> 
> However, there are cases (and I'm not saying that this is one) where a Ruby 
> implementation is quite useful.  What if we had never come up with our own 
> wikis (ruwiki, instiki), blogs (rublog, diaria, etc.), webservers 
> (WEBrick), etc?  Sometimes (actually, most of the time) creating cool 
> things is an incremental, 
> evolutionary  process as opposed to exnihilo ("from nothing", a totally new 
> idea).  Also, sometimes it just helps Ruby adoption if we can say that some 
> feature is available in Ruby otherwise people can (and do) say "sure Ruby's a 
> very nice language, but it doesn't have (Perl|PHP|Python|Java)'s XYZ 
> package so I really can't make use of it in my work".
> 

Yes but I don't think of those as reimplementations, I think of those as 
someone didn't like the code base of the other project because it didn't 
do feature X the way they wanted it, so they re-implemented the core the 
way they saw fit in ruby and then modified from there.  That is a 
different issue then just reimplementing.  If your reimplementing in 
ruby so you can add features and modify it more easily that's different. 
  The problem is alot of time that is the intent, but then the new 
product doesn't do everything the old product does, and your stuck with 
alot of clones that don't do much and don't have alot of use beyond the 
author.

For instance, I remember a fair amount of complaining several times when 
the community has done things like use a perl wiki for something 
(rubyforge) or used a php CMS or whatever.  The point is those products 
worked, it's not a slap in the face to ruby to not use ruby code to 
present ruby things, and I think sometimes that is how some seem to take 
it.  The only way it could be a slap is if it was construed as proof 
that such an application wasn't possible in ruby.  Which is rediculous 
and I am sure there is a more useful way to prove it's possible other 
then rewriting said product in ruby.

As far as missing features available for <insert language>'s package, 
this is a mixed problem.  I for one think that far too many people try 
and use only one language.  Each language has it's uses.  I love ruby, 
it's my favorite language, but there is a time and place for each 
language.  There are a few I particularly avoid, but I think they all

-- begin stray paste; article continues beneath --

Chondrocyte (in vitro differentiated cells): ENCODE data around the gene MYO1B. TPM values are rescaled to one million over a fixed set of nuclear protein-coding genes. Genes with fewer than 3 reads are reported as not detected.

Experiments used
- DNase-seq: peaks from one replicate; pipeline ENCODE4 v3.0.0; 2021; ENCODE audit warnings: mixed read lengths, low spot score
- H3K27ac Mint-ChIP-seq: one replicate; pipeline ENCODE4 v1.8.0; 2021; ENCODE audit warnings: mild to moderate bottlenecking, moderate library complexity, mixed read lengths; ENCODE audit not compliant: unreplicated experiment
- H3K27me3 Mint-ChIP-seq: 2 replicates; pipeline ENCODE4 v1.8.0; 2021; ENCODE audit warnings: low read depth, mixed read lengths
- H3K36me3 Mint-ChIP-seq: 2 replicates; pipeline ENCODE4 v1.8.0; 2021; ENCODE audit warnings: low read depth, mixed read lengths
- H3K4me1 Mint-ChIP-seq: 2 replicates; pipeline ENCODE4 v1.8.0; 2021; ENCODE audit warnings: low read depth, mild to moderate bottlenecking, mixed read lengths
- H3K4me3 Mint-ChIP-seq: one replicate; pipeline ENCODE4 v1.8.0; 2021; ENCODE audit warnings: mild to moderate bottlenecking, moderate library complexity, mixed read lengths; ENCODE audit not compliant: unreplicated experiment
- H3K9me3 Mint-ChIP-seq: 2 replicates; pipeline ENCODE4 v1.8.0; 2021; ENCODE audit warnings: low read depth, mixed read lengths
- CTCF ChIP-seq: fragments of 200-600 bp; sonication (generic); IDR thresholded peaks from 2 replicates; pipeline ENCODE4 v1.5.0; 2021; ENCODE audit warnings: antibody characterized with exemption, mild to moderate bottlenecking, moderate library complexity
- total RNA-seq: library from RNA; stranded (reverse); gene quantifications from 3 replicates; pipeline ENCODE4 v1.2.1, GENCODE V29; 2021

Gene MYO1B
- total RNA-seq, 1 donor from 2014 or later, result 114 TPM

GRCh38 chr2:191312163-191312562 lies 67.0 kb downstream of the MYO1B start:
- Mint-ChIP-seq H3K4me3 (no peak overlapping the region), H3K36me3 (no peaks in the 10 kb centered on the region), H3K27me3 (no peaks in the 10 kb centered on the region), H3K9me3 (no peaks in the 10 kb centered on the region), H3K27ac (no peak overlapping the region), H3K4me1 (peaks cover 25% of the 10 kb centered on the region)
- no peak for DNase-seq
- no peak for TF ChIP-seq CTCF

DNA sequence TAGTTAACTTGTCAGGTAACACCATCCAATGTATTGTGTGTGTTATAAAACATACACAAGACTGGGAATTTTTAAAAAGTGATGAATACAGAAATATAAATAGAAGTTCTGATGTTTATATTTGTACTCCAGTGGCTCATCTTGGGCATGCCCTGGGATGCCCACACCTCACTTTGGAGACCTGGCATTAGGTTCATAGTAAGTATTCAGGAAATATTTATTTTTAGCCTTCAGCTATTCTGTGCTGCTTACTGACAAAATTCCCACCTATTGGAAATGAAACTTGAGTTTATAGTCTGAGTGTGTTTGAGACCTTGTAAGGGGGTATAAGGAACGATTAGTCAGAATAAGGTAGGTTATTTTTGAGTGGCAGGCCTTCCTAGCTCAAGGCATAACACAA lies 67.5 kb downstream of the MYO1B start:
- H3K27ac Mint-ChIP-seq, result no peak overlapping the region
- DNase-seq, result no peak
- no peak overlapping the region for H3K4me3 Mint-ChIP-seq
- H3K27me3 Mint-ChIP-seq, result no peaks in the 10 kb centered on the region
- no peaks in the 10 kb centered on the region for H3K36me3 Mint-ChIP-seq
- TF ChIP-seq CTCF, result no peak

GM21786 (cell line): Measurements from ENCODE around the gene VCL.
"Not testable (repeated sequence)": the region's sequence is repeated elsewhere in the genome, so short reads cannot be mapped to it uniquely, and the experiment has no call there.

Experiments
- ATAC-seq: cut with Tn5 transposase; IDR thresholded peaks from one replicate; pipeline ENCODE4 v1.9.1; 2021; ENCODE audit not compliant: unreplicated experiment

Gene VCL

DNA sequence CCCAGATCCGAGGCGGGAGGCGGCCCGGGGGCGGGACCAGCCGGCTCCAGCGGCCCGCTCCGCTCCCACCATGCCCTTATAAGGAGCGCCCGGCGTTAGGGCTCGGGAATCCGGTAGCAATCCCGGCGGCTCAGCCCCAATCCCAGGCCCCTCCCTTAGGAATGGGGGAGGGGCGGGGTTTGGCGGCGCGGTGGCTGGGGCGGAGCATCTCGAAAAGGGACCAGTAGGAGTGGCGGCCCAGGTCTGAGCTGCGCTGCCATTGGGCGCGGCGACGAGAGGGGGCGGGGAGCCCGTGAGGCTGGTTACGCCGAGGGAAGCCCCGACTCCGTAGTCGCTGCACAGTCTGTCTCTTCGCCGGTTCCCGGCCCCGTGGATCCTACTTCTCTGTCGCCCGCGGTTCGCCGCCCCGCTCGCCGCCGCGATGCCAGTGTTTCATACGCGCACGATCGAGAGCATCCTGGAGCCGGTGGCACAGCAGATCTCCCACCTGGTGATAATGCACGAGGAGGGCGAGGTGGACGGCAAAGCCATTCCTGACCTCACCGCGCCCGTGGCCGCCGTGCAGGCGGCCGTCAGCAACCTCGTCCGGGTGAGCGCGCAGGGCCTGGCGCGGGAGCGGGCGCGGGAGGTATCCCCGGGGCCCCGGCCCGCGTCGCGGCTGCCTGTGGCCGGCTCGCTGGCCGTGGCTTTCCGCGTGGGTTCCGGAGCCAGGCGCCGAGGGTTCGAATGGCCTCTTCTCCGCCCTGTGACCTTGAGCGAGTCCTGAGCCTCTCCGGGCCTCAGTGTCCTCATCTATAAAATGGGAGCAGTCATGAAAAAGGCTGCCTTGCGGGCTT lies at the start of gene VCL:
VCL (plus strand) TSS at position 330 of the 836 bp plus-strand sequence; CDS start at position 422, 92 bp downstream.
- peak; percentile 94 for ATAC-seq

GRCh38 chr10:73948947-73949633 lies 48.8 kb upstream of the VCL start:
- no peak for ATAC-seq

have there strengths and weaknesses.  I called the missing package 
problem mixed because most of the time you could figure out some way or 
another to interface it if you really needed the efficiency boost.  Most 
of the time the people are either too lazy to switch, or equally often, 
you haven't succeeded in convincing them they will be more efficient and 
quick at coding by switching.  If they have crusty old perl scripts 
depending on some perl libraries that all works let them continue to use 
them.  There is no sense in rewriting code that works, even if the new 
language makes you that much more efficient, your still wasting your 
time because it already worked.  Now if you need to modify said code and 
doing so is particularly tricky and it's more efficient to rewrite in 
another language then do so, but if you really depend on libraries X 
then take that cost into consideration.  It might make more sense to 
rewrite it in that language in that case.

If you want them to switch, don't suggest they rewrite the old ones, get 
them to write the new scripts in ruby.

Each language has it's coding style, and it's own tricks to do things, 
but some of those tricks overlap and if you learn them in one you can 
move them to another.  The XML builder objects from Groovy or whatever 
are an example of that, neat idea, works well here too, so port it over 
it's a good library and it's small, and it will make your and other ruby 
programmers lives more efficient by providing this as a native solution. 
  But ask yourself before you write something over again in a new 
language, does the old one really not do what I need?  Is it really less 
work to reimplement it?  Will the new version be that much better?

Everyone loves to have a favorite language, but just cause it's a 
favorite doesn't mean it means the others are useless or poorly written 
or whatever.  It just means it's different.  All too often we want to 
make out a competing language or product as the evil enemy.  Every 
person has a style of thinking, and I think coding exhibits that style 
of thinking very plainly.  If you can't work in a product or language or 
whatever it prolly means you have a different style of thought.  That 
doesn't mean there's is wrong it just means it's different.  Learn from 
there style, see what they get out of it, and then if it's really 
necessary re-express it in your own style.  But make sure it's 
necessary, and not just cause you kinda didn't feel like learning 
vaguely how they thought about things.

Blah, I seem to have written more then I intended, hopefully some of you 
will take some of it to heart.  Or maybe you won't.  Anyhow,

Charles Comstock